Familiar feel for Pitt fans after latest loss to North Carolina
Football players come and go at Pitt. Transfer in, transfer out. Some (too many) are dismissed for misconduct. Many graduate and enjoy productive careers in the NFL and elsewhere.
Still, the result is always the same: Build up the hopes of your fan base, many of whom are just waiting for something bad to happen. Shoot down those hopes faster than it took to get everyone excited.
Coaches: Same thing.
• Dave Wannstedt: Start 9-1 in 2009, lose to West Virginia and Cincinnati by a total of four points (the latter after leading, 31-10). Settle for a second-place tie in the Big East.
• Paul Chryst: Courageously drag No. 3 Notre Dame into three overtimes at South Bend in 2012. Lose by the slim margin of a 33-yard missed field-goal attempt to a team that eventually played in the national championship game. Then, the following week, fall flat to a 3-6 Connecticut team on a four-game losing streak.
• Pat Narduzzi: You saw it Thursday night. With a bowl bid within reasonable reach, Pitt lost to North Carolina, whose only previous victory in nine games was against Old Dominion. A kickoff return for a touchdown (just like Cincy, '09, remember?), a fumble at the worst moment, a blown fourth-quarter lead for the second consecutive year against North Carolina.
It hurt, but the good news is running back Darrin Hall and safety Jordan Whitehead, Pitt's best players on either side of the ball Thursday, weren't afraid to hold themselves accountable for the loss.
Whitehead shared the team lead in tackles (10) with linebacker Saleem Brightwell, but his failure to break up a 40-yard pass to North Carolina wide receiver Anthony Ratliff-Williams led to a touchdown and a 14-3 deficit in the first quarter.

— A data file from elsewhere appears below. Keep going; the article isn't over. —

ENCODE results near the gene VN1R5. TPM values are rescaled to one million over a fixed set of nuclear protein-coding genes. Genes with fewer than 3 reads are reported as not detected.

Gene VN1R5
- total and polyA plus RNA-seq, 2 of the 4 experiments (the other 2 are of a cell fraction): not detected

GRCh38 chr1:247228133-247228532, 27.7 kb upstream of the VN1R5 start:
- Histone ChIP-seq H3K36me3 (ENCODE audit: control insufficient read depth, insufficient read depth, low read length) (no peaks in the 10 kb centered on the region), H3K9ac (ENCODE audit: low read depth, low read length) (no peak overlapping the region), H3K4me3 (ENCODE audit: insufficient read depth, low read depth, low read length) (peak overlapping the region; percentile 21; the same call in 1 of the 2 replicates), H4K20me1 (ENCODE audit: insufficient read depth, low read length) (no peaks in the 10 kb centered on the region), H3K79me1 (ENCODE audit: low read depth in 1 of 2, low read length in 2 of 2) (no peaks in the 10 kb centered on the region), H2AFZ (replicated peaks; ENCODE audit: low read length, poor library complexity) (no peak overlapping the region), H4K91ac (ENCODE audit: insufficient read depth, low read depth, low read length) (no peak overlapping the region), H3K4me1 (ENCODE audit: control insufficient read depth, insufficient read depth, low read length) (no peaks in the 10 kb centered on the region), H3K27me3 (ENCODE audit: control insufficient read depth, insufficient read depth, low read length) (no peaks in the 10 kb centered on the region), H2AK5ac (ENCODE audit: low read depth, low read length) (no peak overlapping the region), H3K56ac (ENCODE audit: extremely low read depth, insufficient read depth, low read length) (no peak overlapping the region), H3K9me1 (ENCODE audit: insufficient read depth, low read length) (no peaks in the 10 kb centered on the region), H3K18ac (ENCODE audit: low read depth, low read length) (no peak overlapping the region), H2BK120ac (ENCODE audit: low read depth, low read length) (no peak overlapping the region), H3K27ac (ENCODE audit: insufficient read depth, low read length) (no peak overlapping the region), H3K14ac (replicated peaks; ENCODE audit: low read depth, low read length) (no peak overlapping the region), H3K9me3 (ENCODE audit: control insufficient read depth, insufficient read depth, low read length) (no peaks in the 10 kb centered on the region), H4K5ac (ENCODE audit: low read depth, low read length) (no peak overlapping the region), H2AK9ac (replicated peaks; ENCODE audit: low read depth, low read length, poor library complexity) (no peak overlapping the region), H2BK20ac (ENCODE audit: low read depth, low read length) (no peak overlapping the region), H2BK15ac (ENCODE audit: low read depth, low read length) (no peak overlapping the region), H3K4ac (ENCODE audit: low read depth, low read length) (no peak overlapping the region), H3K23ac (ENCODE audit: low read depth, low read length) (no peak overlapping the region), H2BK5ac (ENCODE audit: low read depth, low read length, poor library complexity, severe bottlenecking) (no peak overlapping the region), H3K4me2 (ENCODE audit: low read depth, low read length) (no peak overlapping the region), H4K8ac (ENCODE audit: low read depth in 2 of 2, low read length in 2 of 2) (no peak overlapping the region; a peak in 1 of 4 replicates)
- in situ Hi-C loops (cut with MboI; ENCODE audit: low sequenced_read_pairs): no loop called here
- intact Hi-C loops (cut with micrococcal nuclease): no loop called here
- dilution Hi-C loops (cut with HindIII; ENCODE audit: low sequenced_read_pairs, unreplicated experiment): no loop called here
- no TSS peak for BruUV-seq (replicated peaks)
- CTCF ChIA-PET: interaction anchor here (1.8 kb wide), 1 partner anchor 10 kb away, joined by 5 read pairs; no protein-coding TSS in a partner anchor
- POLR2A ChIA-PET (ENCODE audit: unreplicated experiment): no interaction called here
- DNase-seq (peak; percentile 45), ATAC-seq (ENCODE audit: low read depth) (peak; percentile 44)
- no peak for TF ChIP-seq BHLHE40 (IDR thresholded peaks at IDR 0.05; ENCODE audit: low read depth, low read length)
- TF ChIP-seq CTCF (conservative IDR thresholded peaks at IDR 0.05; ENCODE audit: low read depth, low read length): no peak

Whitehead was in position and got a hand on the ball but lost the battle.
“I kind of tipped it back to him, and he made a great play,” he said. “I could have played better defense on that. We were there, calls were good. It just came down to making the play.”
Later in the first half, Ratliff-Williams' touchdown pass off a reverse was a play that Pitt coaches cautioned their players to anticipate.
“On the sideline, we were talking about it,” Whitehead said. “Just be aware for a trick play coming up.”
Didn't matter. Josh Cabrera was wide open for a 35-yard touchdown catch.
Pitt's best play on offense was simply allowing quarterback Ben DiNucci to stick the ball in Hall's belly. For the third consecutive game, Hall hit triple digits (121 yards rushing). He added four touchdown runs, matching what James Conner did to North Carolina three years ago in a five-point loss in Chapel Hill.
But, with the game on the line in the fourth quarter, the holes in the Tar Heels' run defense closed.
After taking a 31-27 on Hall's 1-yard burst early in the fourth quarter and forcing a missed North Carolina field goal try, Pitt had the ball with a chance to kill time. Hall, however, was dropped for a 1-yard loss, and offensive coordinator Shawn Watson abandoned the run. An incomplete pass and sack later, Pitt punted.
Then, after North Carolina regained the lead, 34-31, Pitt could have forced overtime with a field goal. With 6:18 left, however, Pitt didn't need to settle. There was plenty of time to win with the running game.
Again, Hall was dropped for a 1-yard loss, his final rushing attempt of the night. North Carolina loaded the box with eight defenders to stop the run, and Pitt couldn't adjust.
“Honestly, I probably missed a read,” Hall said. “I probably should have bounced it outside.”
DiNucci did complete two passes for 17 yards, but another sack — this one on a play that started on the edge of field-goal range at midfield — changed everything.
After two incomplete passes and a punt, Pitt never touched the ball again.
Amidst the wreckage of another disappointing defeat, this question remains:
Do the Panthers have another 13-9 in them? Pitt ruined West Virginia's national title hopes in 2007 with a historic victory in Morgantown. This year, Pitt closes the season against No. 17 Virginia Tech and No. 7 and undefeated Miami. If Pitt (4-6, 2-4) loses both, the finished product would be the worst overall record since 1998 (2-9), two years after the second Johnny Majors era.
“This is not the end of our season,” DiNucci said. “We got the ability in that locker room, and guys know it, to go and be able to hang with these two teams.”
Pitt fans are historically and painfully aware that hanging in there isn't the same as winning.